November 24, 2017

Blood Glucose Converter & HbA1c Tests

Last night at Warrington, it came up once again that we’re sometimes working with different blood glucose figures.

So, here are a couple of  links, with a handy blood glucose converter and a table:

The table:

Basically, the old measurements, that we still often use where I live in South Lakeland, are percentages and the new measurement is the IFCC unit of mmol/mol.

So you all know, an unmedicated HbA1c which is sub-6.0 in old money or 42 in mmol/mol is ‘normal’ and non-diabetic. Anything between 6.0 and 43 mmol/mol and 6.5 and 48 is pre-diabetic and anything above 6.5 or 48 mmol/mol is diabetic.

Now, don’t get your HbA1c and your daily blood glucose readings mixed up, as I did when I started testing. When on my low carb reversal diet, I’d sometimes get a reading of say 7.5 after a meal. Well, if you’ve just eaten an hour before, of course your blood glucose will be higher and in fact if it’s under 8.0 or 64 mol/mol, that’s perfectly OK. If it’s higher than that, it’s worth taking a long look at what was in your meal and start trying to work out what might be pushing your blood glucose up.

The reason a HbA1c is a good test is that it gives you a really clear idea of what your blood glucose has been doing over a three month period. Unless you test yourself multiple times a day, you might not be able to get as good picture as an HbA1c test and so it remains the single best way of getting a picture of your overall health.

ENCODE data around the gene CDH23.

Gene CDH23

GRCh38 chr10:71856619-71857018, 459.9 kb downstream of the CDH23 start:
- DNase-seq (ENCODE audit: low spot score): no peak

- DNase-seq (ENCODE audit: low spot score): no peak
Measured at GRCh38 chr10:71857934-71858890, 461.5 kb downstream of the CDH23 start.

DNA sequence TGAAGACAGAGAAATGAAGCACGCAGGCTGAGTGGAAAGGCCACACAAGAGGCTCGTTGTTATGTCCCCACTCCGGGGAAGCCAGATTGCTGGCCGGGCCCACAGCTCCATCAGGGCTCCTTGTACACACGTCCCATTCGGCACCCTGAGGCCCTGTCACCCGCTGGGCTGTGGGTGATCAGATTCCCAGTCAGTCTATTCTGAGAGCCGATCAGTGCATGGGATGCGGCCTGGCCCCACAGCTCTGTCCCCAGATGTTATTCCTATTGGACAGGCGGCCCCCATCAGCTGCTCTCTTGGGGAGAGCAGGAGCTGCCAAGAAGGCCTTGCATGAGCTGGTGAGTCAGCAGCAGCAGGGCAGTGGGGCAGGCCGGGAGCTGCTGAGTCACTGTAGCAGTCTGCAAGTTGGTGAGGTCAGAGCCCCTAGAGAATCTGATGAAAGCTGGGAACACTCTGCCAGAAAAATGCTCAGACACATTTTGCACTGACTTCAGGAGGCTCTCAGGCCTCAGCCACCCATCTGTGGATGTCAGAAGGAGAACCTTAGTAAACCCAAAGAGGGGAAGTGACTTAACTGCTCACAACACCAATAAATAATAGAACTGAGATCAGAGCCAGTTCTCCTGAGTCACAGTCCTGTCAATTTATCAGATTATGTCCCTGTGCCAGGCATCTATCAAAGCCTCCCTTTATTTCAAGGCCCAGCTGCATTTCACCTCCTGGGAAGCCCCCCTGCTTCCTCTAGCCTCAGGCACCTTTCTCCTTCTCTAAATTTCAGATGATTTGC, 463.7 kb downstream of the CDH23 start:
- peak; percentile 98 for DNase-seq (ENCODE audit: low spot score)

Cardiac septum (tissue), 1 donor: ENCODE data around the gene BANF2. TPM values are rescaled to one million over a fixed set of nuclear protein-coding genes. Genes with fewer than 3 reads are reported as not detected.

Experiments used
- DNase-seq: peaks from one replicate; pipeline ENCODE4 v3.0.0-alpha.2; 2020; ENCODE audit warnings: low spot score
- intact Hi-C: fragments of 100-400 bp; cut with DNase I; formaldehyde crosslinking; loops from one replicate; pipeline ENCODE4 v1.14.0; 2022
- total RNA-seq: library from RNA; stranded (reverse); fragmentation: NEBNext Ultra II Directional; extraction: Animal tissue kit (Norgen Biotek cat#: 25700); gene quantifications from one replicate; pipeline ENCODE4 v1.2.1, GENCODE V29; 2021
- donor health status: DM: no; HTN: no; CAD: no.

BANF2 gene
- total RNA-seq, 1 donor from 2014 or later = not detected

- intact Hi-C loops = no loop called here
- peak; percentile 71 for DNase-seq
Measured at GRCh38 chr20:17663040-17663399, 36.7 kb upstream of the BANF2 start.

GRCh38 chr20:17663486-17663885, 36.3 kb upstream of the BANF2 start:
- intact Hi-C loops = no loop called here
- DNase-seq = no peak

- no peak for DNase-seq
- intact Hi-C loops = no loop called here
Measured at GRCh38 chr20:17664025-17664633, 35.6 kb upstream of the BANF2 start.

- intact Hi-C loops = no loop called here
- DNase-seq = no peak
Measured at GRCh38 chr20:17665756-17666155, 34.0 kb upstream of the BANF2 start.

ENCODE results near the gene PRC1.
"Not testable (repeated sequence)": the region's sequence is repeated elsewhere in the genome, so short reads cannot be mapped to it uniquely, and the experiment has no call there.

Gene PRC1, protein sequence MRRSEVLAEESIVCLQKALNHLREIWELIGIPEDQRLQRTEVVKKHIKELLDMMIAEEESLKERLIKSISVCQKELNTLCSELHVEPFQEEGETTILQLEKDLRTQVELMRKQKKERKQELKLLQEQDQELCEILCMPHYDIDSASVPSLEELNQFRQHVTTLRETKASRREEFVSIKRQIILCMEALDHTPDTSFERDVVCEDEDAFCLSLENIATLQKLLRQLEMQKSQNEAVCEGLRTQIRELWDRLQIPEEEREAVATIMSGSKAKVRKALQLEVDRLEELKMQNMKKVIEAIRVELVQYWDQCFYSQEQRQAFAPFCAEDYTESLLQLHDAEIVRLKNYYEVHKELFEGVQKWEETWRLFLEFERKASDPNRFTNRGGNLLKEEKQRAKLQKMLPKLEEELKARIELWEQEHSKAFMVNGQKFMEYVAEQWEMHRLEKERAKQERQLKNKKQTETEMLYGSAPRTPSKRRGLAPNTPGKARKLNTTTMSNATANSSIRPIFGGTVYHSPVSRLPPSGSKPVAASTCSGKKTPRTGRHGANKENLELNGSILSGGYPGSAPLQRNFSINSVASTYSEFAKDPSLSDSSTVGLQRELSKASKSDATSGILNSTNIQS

Even after you’ve reversed your T2D, I recommend getting a periodic HbA1c done and I’ll be getting on done in January, a year on from my last one. You should also continue to get retinopathy screenings done after reversal, at least for a time, as retinopathy can sometimes continue but will tend to improve over time, as will neuropathy, as they are essentially different manifestations of too much sugar in the blood.

I hope this is useful and speak again soon!

E x

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